- Generously apply powdered, activated carbon (pure charcoal with no additives) to the entire site. Place in ziplock bag and roll with rolling pin to achieve consistency of powder. We used a magic bullet which is fast, but a bit messier.
- Cover with wet paper towel and dress with terry towel or torn t-shirt.
- Keep this dressing on for one hour, then refresh, being careful not to be too abrasive in removing the old charcoal.
- When finished with charcoal treatment, wash the area gently again, then pat dry and apply an antibiotic topical pain reliever like Benadryl anti-itch gel for kids. DO NOT APPLY HYDROCORTISONE. You may also prefer to put fresh aloe vera gel from the plant on the wound and take an oral pain reliever such as Aleve gel caps.
Finally, as soon as possible, go to your nearest 24 hour medical clinic for a tetanus shot and doctor review. The tetanus shot is important because the brown recluse carries the tetanus bacteria making its victims susceptible to tetanus disease which includes painful lockjaw and other calamities. You may be given an antibiotic shot to fight infection, or steroid shot if swelling does not subside. However, there is no anti-venom for the brown recluse in the US or Canada.
Therefore, drawing out the venom naturally with the charcoal, helping strengthen the immune system naturally to fight off the venom and bacteria carried by the spider, and treating the skin to mitigate as much damage to the tissue as possible, are the best practices in treating this type of wound.
Spider Bite First Aid Kit
I have seen kits sold complete for $29.99 and up, however, all the materials needed to treat a brown recluse bite are readily available at Walmart or can be purchased individually online. You may find other uses for these supplies, or that you have some of these materials at home already. A little research can save a chunk of change!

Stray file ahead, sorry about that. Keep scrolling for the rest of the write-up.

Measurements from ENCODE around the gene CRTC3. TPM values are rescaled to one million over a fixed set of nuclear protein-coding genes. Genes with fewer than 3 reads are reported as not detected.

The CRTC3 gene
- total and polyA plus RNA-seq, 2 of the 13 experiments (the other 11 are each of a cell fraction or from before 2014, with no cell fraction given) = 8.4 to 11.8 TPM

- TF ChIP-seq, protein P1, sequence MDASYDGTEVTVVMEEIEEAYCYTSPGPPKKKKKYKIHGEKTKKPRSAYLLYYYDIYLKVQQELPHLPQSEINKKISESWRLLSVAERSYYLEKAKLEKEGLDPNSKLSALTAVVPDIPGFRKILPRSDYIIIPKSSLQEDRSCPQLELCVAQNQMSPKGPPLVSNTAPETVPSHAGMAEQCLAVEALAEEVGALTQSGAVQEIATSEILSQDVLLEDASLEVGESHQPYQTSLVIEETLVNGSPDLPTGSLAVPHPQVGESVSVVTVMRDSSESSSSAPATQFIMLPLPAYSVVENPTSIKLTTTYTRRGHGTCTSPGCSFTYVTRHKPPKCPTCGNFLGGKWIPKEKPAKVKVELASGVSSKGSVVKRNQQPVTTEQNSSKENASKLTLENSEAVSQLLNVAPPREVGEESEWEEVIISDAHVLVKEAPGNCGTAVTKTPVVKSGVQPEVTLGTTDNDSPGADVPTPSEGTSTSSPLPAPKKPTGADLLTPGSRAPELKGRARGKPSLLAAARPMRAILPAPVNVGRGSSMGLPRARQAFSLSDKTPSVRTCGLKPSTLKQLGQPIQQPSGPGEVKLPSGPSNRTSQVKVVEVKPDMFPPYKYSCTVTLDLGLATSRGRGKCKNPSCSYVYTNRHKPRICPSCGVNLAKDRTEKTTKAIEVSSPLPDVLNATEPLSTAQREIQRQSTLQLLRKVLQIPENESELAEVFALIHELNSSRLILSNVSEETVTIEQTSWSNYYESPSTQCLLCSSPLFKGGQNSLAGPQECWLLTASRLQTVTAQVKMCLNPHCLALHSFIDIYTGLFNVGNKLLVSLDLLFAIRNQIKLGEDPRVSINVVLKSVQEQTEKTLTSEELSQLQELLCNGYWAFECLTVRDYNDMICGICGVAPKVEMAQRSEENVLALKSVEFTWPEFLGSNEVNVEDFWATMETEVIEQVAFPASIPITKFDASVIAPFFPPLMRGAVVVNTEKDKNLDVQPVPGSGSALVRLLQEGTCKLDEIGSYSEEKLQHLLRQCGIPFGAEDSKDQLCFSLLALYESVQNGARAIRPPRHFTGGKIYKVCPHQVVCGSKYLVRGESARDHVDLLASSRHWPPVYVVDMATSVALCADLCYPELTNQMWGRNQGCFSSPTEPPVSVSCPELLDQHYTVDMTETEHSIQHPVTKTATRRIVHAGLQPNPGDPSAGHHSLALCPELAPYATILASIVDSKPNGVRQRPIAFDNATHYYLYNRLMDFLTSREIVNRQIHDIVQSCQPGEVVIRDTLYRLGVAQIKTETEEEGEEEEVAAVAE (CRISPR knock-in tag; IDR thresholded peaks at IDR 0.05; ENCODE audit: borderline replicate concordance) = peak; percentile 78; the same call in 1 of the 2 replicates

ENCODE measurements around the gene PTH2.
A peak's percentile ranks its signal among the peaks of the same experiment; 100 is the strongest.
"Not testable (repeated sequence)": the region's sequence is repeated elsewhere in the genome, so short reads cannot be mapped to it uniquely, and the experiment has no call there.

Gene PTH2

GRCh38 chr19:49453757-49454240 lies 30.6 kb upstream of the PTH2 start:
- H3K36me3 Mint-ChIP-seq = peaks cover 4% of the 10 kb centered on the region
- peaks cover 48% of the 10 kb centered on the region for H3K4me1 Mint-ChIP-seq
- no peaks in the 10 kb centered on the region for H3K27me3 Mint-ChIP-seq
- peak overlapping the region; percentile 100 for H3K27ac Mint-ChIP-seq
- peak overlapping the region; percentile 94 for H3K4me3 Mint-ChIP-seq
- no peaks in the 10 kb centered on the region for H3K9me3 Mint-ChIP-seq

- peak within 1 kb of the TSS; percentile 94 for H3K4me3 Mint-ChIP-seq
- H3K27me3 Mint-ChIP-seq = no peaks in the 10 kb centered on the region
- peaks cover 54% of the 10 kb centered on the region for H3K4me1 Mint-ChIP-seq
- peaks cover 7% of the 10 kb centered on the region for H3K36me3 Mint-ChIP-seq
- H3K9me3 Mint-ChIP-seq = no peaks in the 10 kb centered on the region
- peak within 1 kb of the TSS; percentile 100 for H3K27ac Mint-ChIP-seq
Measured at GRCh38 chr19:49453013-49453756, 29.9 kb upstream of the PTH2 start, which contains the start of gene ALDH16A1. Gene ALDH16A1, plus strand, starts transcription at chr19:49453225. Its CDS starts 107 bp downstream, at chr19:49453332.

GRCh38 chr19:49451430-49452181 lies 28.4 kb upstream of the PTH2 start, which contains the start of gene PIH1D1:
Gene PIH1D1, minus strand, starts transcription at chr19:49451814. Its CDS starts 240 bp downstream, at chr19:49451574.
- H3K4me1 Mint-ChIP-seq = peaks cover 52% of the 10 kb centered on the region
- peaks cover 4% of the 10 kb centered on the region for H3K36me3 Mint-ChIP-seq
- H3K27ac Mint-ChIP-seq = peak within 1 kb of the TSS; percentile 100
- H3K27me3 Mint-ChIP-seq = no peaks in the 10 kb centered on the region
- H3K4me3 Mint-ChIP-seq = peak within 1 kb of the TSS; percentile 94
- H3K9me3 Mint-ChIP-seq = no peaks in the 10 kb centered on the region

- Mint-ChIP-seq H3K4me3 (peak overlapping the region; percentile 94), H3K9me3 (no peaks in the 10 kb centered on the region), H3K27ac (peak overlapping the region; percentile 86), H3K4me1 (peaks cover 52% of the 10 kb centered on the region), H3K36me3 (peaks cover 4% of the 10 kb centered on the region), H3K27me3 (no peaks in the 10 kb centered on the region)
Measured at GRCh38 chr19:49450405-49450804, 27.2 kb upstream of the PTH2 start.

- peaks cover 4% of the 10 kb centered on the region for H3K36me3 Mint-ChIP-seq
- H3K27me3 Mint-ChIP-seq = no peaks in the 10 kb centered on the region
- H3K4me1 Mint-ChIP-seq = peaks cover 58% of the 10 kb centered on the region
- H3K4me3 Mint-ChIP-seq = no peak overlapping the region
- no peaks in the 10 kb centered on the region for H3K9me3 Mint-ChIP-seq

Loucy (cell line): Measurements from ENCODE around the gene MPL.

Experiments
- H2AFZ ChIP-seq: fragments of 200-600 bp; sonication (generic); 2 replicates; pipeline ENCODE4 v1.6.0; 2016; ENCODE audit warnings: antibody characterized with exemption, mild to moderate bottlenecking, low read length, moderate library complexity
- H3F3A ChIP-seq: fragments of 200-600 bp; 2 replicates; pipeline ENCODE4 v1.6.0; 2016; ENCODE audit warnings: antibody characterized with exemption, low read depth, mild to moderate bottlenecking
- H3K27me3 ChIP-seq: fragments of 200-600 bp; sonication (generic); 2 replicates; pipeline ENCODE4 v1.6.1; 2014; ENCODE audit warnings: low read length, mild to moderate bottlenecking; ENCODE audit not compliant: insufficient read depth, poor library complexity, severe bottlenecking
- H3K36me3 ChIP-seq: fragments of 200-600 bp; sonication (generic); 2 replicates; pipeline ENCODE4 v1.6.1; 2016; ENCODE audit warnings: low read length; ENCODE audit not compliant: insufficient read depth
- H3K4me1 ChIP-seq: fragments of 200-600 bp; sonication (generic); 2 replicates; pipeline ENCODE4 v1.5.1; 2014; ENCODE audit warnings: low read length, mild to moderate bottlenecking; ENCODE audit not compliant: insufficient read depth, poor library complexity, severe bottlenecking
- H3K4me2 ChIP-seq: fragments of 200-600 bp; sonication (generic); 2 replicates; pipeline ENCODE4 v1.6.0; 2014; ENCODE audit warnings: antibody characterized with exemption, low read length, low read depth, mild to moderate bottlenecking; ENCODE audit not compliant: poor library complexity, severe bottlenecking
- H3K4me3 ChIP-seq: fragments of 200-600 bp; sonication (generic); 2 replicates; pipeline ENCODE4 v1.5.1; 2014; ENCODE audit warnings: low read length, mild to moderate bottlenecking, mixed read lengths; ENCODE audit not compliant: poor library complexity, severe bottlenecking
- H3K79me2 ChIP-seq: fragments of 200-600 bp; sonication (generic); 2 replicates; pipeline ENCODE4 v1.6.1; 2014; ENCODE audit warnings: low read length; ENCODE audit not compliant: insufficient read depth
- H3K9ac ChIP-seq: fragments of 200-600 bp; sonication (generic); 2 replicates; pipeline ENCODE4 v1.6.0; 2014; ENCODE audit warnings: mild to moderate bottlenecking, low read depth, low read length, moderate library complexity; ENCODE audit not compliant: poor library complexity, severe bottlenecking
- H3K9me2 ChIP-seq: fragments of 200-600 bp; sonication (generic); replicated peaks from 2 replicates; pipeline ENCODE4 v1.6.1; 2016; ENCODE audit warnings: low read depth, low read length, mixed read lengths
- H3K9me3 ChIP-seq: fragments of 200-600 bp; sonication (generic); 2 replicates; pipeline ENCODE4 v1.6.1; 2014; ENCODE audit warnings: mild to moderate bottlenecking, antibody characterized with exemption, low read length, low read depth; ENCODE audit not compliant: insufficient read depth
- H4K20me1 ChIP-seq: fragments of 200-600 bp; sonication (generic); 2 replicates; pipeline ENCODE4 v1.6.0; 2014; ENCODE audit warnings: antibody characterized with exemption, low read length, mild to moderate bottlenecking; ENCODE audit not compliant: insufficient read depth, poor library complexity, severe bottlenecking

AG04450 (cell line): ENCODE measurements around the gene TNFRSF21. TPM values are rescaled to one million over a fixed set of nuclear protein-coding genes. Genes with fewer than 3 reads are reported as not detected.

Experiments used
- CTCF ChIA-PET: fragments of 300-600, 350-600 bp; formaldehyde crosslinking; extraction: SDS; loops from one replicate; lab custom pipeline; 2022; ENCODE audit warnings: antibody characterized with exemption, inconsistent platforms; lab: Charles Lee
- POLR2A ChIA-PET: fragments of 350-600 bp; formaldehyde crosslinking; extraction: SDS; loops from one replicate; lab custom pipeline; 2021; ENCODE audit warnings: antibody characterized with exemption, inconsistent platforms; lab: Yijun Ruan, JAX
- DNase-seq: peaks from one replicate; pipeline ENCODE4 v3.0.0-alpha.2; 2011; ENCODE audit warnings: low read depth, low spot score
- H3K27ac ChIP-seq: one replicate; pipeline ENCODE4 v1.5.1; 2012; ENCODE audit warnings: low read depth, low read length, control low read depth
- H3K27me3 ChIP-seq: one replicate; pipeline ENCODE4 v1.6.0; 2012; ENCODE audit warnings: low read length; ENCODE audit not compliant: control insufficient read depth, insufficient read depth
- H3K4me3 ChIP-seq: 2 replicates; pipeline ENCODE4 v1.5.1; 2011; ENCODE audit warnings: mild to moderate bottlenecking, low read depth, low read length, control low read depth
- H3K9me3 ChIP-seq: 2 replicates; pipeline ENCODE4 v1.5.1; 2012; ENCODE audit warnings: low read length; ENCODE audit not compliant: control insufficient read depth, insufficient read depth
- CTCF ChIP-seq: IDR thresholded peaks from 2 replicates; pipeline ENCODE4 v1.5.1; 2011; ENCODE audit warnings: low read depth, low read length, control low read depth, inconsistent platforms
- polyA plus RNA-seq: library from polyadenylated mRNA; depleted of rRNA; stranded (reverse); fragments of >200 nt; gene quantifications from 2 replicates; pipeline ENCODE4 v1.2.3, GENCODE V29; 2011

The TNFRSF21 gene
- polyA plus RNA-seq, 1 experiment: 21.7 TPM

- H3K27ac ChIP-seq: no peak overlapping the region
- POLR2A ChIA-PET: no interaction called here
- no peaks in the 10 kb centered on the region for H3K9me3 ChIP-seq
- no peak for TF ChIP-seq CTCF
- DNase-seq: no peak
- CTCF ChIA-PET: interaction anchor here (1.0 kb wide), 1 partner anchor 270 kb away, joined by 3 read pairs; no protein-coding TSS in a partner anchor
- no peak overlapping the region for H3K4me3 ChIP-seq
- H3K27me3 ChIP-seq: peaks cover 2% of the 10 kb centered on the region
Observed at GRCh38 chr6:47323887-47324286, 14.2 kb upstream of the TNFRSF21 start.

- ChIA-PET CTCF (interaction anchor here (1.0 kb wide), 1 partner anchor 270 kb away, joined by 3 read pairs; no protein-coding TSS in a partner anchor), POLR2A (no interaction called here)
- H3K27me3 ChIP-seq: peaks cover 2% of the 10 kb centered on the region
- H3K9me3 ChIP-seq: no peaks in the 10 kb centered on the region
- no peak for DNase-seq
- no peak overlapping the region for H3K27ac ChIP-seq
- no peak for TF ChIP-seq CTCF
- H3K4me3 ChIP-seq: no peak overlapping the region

- Gentle Skin Cleanser
- Activated Carbon
- Topical Pain Reliever
- Oral Pain Reliever
- Aloe Vera Gel – Taken topically and orally
Remember, do NOT apply hydrocortisone or attempt to draw out venom in any other fashion; doing so may result in permanent damage to skin. Skin graft, hospitalization and even death may occur from advanced stage bites that were not treated immediately and properly.
So, how did our story end? Well, since we didn’t have anything on hand, the area did swell up something terrible. Later in the evening he felt a tingling sensation in his hand. That was it – I put my foot down and called the pharmacist! After a conversation with Walgreens, the tech referred us to the 24-hour clinic. With a still adamant husband, we did a late night Walmart run and performed the above treatment twice, leaving the last one on overnight. We applied the Benadryl gel after the morning shower and covered the area with a bandage. The venom is drawn out, swelling is reduced, there appears to be no infection, but we are keeping an eye on it!
Take a bite out of crime, naturally – follow me on Facebook at Sahana Wellness to learn how be prepared for spider bites and other timely health topics!
Guest Blogger Profile
Lila Monroe is an entrepreneur and runs a strategic investment and management consulting practice. She credits her vitality, strength and stamina to healthy living and excellent nutrition. An avid wellness advocate in her blog, Sahana Wellness, Lila reviews natural remedies, world class spa & wellness products, and provides tips & inspiration for healthy living.
Disclaimer: This article is not considered medical advice, is solely for entertainment and educational purposes only, and does not replace the advice of a qualified, licensed, medical practitioner. Nor is the author or blog owner responsible for any damages resulting from actions you may or may not take concerning your body or health before, during, or after reading this material. That being said, I hope the information you read here will be of help to you and you and your family will benefit from our kitchen counter wisdom.